A cookie is a small text file containing a unique identification number that is transferred (through your browser) from a website to the hard drive of your computer. The cookie identifies your browser but will not let a website know any personal information about you, such as your name and/or address. These files are then used by websites to identify when users revisit that website.

Cookies placed in your browser’s memory are called session cookies and cookies placed on your computer’s hard drive are called persistent cookies. Session cookies are deleted when you close your browser, while persistent cookies remain on your hard drive, even after closing your browser. Session cookies are generally used to improve the user experience when using a website. Persistent cookies are generally used to store user preferences  between browser sessions.

We use cookies to ensure that you get the most out of our website. You can delete cookies at any time or you can set your browser to reject or disable cookies. However, if you use your browser settings to block all cookies you may not be able to access all or parts of our site. For more information about how to reject cookies using your internet browser settings please consult the “Help” section of your internet browser (or alternatively visit http://www.aboutcookies.org).

Please find below the list of cookies used on 86staff.com; the list outlines the names of services and/or components that require/instantiate the cookie(s) through the website and/or its third-party components.

For each cookie, the following information will be displayed:

  • Cookie name or expected name structure
  • Cookie description
  • Cookie expiration (when estimable)

When cookie names or part of those are enclosed within square brackets, please expect to have a dynamic value instead of the static text shown: e.g. if cookie name is displayed as “cookiename_[random_number]” – the actual real-life cookie name could be both “cookiename_123456” or “cookiename_987, as “[random_number]” would be replaced by any actual value that is required by the cookie.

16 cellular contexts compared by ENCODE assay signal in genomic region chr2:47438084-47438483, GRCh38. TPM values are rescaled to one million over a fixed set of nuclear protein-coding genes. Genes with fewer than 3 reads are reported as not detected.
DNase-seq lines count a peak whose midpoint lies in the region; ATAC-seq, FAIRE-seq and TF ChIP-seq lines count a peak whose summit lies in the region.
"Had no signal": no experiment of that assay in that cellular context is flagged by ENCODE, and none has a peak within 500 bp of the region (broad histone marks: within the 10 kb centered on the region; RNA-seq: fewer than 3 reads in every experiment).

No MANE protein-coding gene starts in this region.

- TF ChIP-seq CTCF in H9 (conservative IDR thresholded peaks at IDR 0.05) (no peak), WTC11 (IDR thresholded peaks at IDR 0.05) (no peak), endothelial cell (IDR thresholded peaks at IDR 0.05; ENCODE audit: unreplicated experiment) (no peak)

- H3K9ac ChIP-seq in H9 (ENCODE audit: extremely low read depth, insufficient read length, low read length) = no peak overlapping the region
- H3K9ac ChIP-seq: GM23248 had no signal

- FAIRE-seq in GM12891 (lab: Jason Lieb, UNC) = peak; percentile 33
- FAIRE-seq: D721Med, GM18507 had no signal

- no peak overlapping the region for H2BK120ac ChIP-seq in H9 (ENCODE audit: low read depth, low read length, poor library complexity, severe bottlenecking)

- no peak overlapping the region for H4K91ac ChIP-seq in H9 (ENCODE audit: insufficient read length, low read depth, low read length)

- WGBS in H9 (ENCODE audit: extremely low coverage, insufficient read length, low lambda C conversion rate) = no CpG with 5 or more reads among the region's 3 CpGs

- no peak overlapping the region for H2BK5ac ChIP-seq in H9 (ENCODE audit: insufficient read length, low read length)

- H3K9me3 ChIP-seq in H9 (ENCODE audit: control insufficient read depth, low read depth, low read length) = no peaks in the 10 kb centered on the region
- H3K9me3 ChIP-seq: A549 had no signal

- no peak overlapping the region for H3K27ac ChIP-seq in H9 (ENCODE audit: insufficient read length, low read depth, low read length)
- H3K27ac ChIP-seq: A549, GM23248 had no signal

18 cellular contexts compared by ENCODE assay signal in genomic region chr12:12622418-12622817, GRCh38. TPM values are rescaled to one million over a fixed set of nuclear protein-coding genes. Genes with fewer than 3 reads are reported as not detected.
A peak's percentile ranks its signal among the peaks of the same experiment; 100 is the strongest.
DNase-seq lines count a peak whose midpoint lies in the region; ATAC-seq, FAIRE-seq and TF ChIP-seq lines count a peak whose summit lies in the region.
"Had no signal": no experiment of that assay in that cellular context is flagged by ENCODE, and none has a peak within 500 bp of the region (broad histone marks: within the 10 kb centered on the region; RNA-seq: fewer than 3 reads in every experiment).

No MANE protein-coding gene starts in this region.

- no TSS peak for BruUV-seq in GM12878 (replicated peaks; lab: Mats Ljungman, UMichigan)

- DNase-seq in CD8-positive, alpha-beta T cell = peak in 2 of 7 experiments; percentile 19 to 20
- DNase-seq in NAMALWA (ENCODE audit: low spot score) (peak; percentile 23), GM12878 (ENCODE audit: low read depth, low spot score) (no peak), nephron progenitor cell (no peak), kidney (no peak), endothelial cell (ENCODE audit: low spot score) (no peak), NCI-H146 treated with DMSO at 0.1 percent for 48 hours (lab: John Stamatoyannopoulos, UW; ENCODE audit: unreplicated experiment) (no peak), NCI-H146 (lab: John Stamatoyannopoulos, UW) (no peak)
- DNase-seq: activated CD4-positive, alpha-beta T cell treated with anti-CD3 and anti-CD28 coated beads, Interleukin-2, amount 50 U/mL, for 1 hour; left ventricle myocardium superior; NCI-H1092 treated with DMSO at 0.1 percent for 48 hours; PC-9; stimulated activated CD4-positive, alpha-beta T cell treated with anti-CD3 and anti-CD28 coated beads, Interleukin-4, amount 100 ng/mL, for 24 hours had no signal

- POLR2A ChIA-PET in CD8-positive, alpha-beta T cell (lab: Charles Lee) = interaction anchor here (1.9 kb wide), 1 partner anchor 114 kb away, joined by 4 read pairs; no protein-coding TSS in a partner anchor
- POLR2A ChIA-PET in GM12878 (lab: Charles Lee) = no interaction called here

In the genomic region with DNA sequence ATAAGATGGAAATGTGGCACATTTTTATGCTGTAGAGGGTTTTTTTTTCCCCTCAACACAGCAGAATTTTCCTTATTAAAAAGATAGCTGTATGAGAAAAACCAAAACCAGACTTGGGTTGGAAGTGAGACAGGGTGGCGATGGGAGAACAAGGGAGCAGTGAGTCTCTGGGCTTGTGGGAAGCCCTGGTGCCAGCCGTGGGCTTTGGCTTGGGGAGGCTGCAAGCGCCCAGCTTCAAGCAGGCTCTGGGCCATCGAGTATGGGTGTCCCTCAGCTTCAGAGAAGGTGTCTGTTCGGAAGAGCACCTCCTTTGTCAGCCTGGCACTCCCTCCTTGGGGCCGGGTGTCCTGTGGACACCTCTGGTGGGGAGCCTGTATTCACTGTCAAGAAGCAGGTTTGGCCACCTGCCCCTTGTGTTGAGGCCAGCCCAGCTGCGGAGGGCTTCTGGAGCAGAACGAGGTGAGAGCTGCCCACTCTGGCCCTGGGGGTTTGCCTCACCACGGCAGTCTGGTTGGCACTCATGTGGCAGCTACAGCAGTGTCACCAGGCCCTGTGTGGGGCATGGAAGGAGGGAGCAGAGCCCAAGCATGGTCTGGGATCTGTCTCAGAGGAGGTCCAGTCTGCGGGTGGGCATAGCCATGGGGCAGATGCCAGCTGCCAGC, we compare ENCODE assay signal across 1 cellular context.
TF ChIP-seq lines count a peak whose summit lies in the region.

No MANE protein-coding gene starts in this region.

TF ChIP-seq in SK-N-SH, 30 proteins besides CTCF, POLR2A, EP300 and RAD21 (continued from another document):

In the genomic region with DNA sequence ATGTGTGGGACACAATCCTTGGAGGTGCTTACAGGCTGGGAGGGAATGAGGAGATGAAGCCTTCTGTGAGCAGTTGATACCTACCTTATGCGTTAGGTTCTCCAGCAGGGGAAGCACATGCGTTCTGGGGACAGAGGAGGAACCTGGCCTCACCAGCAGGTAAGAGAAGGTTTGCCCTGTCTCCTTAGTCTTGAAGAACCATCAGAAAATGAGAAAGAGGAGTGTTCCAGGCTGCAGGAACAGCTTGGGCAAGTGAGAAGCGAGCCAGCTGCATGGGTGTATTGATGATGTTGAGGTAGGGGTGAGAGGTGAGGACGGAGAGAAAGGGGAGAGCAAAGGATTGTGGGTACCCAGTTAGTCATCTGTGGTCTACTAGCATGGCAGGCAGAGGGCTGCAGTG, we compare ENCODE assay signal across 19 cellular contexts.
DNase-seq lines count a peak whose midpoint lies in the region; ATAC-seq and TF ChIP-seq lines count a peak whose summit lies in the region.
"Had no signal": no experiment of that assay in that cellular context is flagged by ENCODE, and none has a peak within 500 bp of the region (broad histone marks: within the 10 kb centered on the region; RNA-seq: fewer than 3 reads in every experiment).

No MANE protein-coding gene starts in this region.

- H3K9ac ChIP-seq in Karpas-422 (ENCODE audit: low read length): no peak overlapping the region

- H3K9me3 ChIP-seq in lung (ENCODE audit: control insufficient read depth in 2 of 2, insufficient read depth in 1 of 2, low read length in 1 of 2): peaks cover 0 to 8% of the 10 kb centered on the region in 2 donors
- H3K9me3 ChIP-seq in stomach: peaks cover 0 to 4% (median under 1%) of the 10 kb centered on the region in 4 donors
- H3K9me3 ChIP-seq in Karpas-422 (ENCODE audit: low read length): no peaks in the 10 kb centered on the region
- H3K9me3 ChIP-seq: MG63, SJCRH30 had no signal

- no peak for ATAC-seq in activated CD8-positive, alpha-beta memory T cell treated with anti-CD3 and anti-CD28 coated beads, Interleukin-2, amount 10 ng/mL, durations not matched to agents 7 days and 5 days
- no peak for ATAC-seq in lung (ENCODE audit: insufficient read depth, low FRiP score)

Find below the list of cookies set by WordPress – the main Content Management System of the website.

  • wordpress_[hash]
    On login, wordpress uses the wordpress_[hash] cookie to store your authentication details. Its use is limited to the admin console area, /wp-admin/.
  • wordpress_logged_in_[hash]
    After login, wordpress sets the wordpress_logged_in_[hash] cookie, which indicates when you’re logged in, and who you are, for most interface use.
  • wp-settings-[time][UID]
    WordPress also sets a few wp-settings-[time][UID] cookies. The number on the end is your individual user ID from the users database table. This is used to customize your view of admin interface, and possibly also the main site interface.

These cookies aren’t considered strictly necessary for users, unless these want to access a WordPress account (perform the login).

These cookies have a lifetime of two days, then they expire. If – on login – a user ticks the “Remember me” option, the cookie will be stored for fourteen days instead.

Official information about WordPress cookies can be found here: https://codex.wordpress.org/WordPress_Cookies


WooCommerce is a WordPress plugin (a component that can be hooked into the WordPress CMS in order to expand its native functionalities), which we use to keep track of orders, products, subscriptions, etc – and associate them to users that exist within the WordPress system.

WooCommerce uses the following cookies to keep track of cart data:

  • woocommerce_cart_hash
    Stores an encoded string representing the contents of the WooCommerce shopping cart
  • woocommerce_items_in_cart
    Records if there are any items in the WooCommerce shopping cart
  • wp_woocommerce_session_[hash]
    The cookie contains information identifying the customer and session expiration time. For guest shoppers this a randomly generated cryptographically strong ID.